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Pubdate: 19-Sep-1995

Edition: Late


Subsection: ARTS

Page: 16

Wordcount: 685


Architects shed blood for modest returns



IN a few years the great capital city casino epidemic sweeping our land will prove to be like Sunday shopping; we’ll look back and wonder if things were ever any different. Now, though, the spread and the prognosis remain unknown. Perth, Adelaide, Melbourne and Canberra fell first, followed most recently by Sydney, whose new temporary casino has been designed by Philip Cox Richardson Taylor, architects, and installed at a cost of some $43 million in Pyrmont’s Pier 13. Such an investment, only 2« years ahead of the big one, indicates the scale of profits expected by both the Government and the operator.

How might an architect go about putting form around this curious human taste for cards and wheels and dice?

This is an activity involving the ritual but voluntary immersion in smoke-filled half-light of 4,000 to 5,000 near-silent gloomdwellers and their garrulous machines. What type or style of building could either enhance such an experience or declare its presence to the world outside? Most abandon architecture at this point, and settle for a whopping great sign: CASINO.

There are miles of precedent, from Las Vegas on. For those who believe that permanence is essential to architecture, this presents a problem, since the Vegas model deals unashamedly in fiction. The sham and the sequins are the substance; what’s behind just doesn’t matter. Let’s face it, even the sequins don’t matter much: the acrobats at the casino Circus Circus are ignored by the punters, who could be licked by eternal fires and not falter from play.

This sort of thing throws architecture’s authenticity camp into a tizz. How to produce real architecture around an industry that patently doesn’t give a damn? Philadelphia architect and theorist Robert Venturi, who 30 years ago brought postmodernism to architecture (or vice versa), framed this as the “duck” versus the “decorated shed”.

In Venturi’s formulation, long since absorbed into architectural argot, “ducks” are those buildings where form follows function skin-tight, revealing all. Decorated sheds, by contrast, are the ultimate in loose-fit, go-anywhere tailoring: change the cosmetics, and you have a whole new architecture.

Of Australia’s casinos, Perth’s is a duck, for all its tailfeather ostentation. Sydney and Melbourne, in the interim at least, are definitive decorated sheds.

Melbourne’s temp, across the water from where the new casino is being nursed and hammered into shape by a dozen working cranes, doesn’t have an outside. Or a front door, for that matter. The entry portal and bridge signify one’s forfeiture of daylight, with nary a glimpse before the deserted non-smoking room at the far, far end of the beast.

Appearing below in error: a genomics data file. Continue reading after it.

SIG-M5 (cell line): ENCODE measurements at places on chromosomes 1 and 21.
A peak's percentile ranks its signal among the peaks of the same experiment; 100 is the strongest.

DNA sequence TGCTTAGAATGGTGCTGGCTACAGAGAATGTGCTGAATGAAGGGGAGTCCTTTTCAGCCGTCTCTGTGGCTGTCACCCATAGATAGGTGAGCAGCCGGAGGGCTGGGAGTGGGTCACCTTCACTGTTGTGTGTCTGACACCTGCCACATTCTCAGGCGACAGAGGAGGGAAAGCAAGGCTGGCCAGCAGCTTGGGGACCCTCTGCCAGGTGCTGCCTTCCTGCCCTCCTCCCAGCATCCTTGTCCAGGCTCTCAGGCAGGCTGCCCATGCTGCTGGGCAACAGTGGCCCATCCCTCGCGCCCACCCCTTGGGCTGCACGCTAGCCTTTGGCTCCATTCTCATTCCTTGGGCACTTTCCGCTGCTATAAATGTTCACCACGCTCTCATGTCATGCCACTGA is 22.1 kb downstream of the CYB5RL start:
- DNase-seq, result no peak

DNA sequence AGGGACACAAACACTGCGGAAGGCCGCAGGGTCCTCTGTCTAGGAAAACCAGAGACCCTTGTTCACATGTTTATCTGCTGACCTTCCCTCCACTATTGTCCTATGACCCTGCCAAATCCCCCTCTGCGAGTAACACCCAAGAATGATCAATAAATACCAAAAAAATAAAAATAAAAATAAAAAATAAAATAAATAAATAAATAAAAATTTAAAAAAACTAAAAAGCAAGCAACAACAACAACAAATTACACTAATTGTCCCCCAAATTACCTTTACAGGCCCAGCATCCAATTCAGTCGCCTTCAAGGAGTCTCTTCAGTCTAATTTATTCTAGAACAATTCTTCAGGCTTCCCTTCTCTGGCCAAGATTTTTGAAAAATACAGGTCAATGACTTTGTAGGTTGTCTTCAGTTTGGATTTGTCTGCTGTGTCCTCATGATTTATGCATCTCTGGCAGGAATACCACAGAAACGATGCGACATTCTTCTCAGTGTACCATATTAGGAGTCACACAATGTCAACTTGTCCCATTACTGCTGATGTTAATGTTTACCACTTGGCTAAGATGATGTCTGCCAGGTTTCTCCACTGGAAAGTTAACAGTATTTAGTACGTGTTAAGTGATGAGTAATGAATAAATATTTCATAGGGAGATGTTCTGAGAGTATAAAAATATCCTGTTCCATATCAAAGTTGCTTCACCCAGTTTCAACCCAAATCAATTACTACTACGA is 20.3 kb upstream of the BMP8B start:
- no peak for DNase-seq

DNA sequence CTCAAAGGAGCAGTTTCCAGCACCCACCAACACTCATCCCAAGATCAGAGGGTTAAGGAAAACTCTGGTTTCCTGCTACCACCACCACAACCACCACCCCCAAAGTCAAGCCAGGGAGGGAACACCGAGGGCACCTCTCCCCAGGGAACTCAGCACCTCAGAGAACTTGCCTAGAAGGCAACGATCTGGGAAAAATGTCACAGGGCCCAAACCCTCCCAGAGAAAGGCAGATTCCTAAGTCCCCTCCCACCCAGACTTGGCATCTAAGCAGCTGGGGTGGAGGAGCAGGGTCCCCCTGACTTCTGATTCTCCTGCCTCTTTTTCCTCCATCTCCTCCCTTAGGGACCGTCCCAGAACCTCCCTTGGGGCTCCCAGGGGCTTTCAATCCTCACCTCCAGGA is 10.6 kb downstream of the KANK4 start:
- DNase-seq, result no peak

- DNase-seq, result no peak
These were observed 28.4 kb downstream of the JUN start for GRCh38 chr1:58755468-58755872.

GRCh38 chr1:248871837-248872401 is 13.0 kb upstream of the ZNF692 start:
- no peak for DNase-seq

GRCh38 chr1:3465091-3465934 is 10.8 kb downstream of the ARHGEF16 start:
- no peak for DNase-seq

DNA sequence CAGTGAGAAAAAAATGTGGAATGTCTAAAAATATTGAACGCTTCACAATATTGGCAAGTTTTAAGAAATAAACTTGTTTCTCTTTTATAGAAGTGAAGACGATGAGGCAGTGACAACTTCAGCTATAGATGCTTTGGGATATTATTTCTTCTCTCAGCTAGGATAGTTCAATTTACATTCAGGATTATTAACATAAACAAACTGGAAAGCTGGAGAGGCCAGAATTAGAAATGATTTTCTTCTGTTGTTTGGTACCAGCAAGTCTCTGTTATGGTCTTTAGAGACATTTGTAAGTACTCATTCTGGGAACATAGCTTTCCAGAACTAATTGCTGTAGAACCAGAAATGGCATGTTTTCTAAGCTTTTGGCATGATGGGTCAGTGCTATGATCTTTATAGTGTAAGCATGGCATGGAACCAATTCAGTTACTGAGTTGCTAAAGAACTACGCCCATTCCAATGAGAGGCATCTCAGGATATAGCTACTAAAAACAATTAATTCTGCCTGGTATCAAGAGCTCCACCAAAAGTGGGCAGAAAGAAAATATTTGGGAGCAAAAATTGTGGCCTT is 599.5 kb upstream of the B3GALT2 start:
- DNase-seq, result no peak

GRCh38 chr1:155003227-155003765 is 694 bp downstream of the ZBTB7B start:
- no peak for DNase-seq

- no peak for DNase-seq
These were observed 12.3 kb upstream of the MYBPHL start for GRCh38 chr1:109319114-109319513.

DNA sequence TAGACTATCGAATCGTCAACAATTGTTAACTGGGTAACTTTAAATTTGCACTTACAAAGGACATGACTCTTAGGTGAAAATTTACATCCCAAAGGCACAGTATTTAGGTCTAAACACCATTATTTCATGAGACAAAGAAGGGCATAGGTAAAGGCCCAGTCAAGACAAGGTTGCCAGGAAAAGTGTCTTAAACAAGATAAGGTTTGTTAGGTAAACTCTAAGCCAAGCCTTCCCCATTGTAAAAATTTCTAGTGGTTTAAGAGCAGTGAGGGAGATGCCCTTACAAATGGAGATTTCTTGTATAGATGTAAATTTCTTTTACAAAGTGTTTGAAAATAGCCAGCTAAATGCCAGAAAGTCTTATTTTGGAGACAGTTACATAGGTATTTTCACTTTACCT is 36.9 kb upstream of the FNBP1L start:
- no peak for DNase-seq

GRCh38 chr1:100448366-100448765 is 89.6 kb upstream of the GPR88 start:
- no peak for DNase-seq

History will decide whether Melbourne is really more cultivated than Sydney, or just more pretentious. Melbourne does better clothes, better footpaths, and better talk – probably. But when it comes to casino interiors, Melbourne is way down.

In design terms Sydney’s fledgling casino is a step up from there. This in itself represents an avalanche of tiny triumphs. Every table leg, bar fitting, wall hanging that is not direst repro has been paid for in architects’ blood, and the theming, mercifully, is subtle to the point of recessiveness. We have art – Clifford Firth’s pretty, mercurial capitals and Peter Cole’s scudding geometries, of which it would be nice to have more and bigger, respectively. And above all, we have light. The sea glitters in through venetians. Very Sydney, this gorgeousness of sea and gluttony.

So the site. Sydney has the glitter, Melbourne has – well, the Yarra. One to Sydney. But the manner of treatment? Melbourne tucks its temporary casino out of harm’s way, in an existing unlovely complex.

Sydney, on the other hand, shows no such wisdom. For reasons which remain shrouded in rumour, Sydney’s casino, temporary and permanent, will not enliven the great Hickson Road wastes along the city side of Darling Harbour. But the temporary casino is at this moment settling its giant footprint into Pyrmont, a supposedly small-scale mixed-use residential precinct.

Already the casino’s 3,000 employees dominate Pyrmont’s infant residential market. Traffic from the 5,000 opening night guests – only half the building’s capacity – paralysed residential streets. And we have yet to see how many of the pawn and porn shops that dwell like buffalo birds on the backs of great casinos will find a perch in Pyrmont, despite the Government’s proposed prohibition.

With the Better Cities program, $117 million has been poured into this peninsula from the Federal Government and about the same from the State; but will a huge casino make Pyrmont a better model suburb for the ’90s?


Ian Hicks forwarded letter from Peter Cox and Hank Abernathy stating that the Temporary Casino and the Permanent Casino were both designed by Cox/Hillier, a joint venture of Philip Cox Richardson Taylor & Partners and The Hillier Group from the

United States.


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